RESEARCH REPORT

In brief

In brief

  • HR in financial services lags other corporate functions in its ability to drive value from data.
  • Sound data quality, processes, systems, controls and governance are central in managing the risks attached to managing personal workforce data.
  • HR needs to sharpen its ability to manage data, plus play an enlarged role in building a cyber-secure workforce ready for the digital future.


Human resources (HR) functions in financial services (FS) organizations have historically under-invested in their data capabilities and infrastructure. The result? Many of them are not driving the full value they could from their vast reservoirs of data.

Perhaps even more importantly, they are not well prepared for the ever-stricter data privacy regulations and growing cyber-security risks they face as stewards of some of the organization’s most sensitive information. Some reasons that HR functions in FS organizations are not yet getting the optimal value from data and analytics include:

  • HR departments have not invested aggressively enough in their data skills, capabilities and governance structures.
  • HR IT landscapes are often complex due to lack of investment, legacy systems and organic growth without long term strategic planning. Therefore, data is scattered across fragmented business systems and processes. Quality is inconsistent, compatibility is limited, and access is hampered.
  • HR often sees data management as an IT issue rather than a business concern and does not assume accountability for its data.
  • Some organizations lack the basics of data hygiene—for example, definitions of data entities such as a full-time employee versus a contractor or part-time worker that are consistent across all countries and business units.

Digital trust and data privacy move up the agenda

As FS HR functions strive to become more data-driven they will encounter significant data quality and integration challenges in every HR activity and process. Taking accountability for data will empower HR to drive more accurate insights from analytics, reduce operational errors and increase confidence in its service among employees and the business.

Sound data quality, processes, systems, controls and governance are not only key to releasing the trapped value in HR data. They are also central in managing the reputational and regulatory risks attached to managing personal workforce data in a world where employees, regulators and other interested parties have put digital trust and data privacy firmly on the agenda.

GDPR is just the beginning of a worldwide shift to tighter regulation of how organizations manage and protect the personal data they gather.

Sensitive data under scrutiny

HR manages an array of sensitive data such as employees’ national identification numbers, social security numbers, bank account details, addresses, salary, disciplinary histories, and family details. A data breach could harm the employer brand, undermine trust in the HR function and its data among employees and business leaders, and open the organization to sanctions from regulators.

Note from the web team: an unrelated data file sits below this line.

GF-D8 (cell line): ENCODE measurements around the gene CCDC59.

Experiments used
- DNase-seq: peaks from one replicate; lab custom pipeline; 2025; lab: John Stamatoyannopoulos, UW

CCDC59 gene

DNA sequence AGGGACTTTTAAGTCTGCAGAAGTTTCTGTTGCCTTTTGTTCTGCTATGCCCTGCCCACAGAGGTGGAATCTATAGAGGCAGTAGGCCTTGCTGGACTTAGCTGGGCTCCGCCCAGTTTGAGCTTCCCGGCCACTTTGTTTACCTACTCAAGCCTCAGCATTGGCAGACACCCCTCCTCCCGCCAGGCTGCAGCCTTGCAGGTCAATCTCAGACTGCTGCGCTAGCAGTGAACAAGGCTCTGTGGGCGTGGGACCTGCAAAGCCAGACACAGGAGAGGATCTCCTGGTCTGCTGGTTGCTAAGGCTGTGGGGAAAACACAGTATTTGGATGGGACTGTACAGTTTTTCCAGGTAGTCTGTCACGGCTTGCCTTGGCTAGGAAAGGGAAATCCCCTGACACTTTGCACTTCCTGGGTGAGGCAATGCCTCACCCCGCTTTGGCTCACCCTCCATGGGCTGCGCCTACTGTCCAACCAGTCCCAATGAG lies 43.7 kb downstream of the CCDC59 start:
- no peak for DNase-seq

To meet the demands and opportunities of regulations such as Europe’s Global Data Protection Regulation, HR organizations need an approach that covers the acquisition, management, storage, transmission, usage, retention and deletion of information or data from employees, job candidates, former employees and other stakeholders.

HR can help drive better data security across the business

Not only does the HR function need to sharpen its ability to manage data (and keep it clean), it should also play an enlarged role in building a cyber-secure workforce ready for the digital future. In so doing, it can play a leading role in addressing one of the major challenges an FS business faces as the volume and velocity of data moving through the enterprise grows.

Steps to a data-fit HR organization

Financial services HR functions can no longer take a back seat when it comes to data governance, quality and protection. To maximize the potential value of its data, the HR function must recognize that data is not simply a technology concern, but an amalgamation of people, process and business.

HR leaders should focus on partnering with the CDO and the CIO to improve data governance and protection, but they must also take accountability for the quality and security of their data. They and their teams cannot ignore the ethical, privacy, regulatory and technical dimensions of data protection and quality, and how these impact on the workforce and the business.

Is your HR function ready to tap into the value of your data? To find out more and get started on your data fitness program, register to view the report.

About the Authors

Andy Young

Change Lead – Talent & Organization for Financial Services​


Yorrick Bakker

Technology Consulting Manager – Talent & Organization for Financial Services​


Thomas Goodacre

Managing Director – Technology Consulting, Talent & Organization for Financial Services​


Marc Le Claire

Management Consultant – Talent & Organization for Financial Services​


Susan Rice

Management Consultant – Talent & Organization for Financial Services​


David Boyd

Management Consultant – Talent & Organization for Financial Services​


Mel Lee

HR Transformation Lead – Accenture Financial Services

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